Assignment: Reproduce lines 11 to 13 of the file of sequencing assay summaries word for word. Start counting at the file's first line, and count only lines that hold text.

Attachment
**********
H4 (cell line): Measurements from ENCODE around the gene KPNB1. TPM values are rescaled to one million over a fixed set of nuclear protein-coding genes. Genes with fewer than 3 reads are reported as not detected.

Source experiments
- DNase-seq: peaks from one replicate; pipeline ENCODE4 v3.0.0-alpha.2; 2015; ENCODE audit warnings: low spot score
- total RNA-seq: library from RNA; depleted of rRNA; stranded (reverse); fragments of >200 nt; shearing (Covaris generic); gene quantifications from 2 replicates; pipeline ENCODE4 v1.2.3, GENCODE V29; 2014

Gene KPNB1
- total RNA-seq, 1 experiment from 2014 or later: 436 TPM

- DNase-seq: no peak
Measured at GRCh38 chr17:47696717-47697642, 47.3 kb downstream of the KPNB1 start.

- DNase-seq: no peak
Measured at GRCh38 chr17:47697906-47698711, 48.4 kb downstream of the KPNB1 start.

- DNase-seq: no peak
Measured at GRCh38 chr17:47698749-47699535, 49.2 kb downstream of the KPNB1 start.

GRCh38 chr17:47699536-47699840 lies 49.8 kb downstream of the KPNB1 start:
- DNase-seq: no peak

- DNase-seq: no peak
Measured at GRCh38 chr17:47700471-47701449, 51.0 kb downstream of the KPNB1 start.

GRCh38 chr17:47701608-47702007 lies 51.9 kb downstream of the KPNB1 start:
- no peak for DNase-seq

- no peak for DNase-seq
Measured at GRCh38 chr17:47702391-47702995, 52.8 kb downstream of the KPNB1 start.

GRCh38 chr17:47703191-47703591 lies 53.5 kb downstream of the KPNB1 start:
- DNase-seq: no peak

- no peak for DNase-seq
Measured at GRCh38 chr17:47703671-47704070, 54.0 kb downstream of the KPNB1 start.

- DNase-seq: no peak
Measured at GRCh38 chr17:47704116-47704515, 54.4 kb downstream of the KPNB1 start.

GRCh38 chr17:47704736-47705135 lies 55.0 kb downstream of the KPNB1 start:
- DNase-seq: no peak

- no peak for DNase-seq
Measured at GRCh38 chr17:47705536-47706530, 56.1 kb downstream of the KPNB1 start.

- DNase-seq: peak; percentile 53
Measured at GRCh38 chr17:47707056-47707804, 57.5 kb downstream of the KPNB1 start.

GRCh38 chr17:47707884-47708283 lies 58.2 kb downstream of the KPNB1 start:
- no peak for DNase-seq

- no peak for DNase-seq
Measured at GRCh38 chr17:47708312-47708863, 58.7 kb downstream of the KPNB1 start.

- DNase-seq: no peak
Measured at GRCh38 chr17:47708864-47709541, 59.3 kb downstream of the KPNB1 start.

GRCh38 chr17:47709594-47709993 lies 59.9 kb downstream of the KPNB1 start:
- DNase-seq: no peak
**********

- DNase-seq: no peak
Measured at GRCh38 chr17:47698749-47699535, 49.2 kb downstream of the KPNB1 start.

GRCh38 chr17:47699536-47699840 lies 49.8 kb downstream of the KPNB1 start: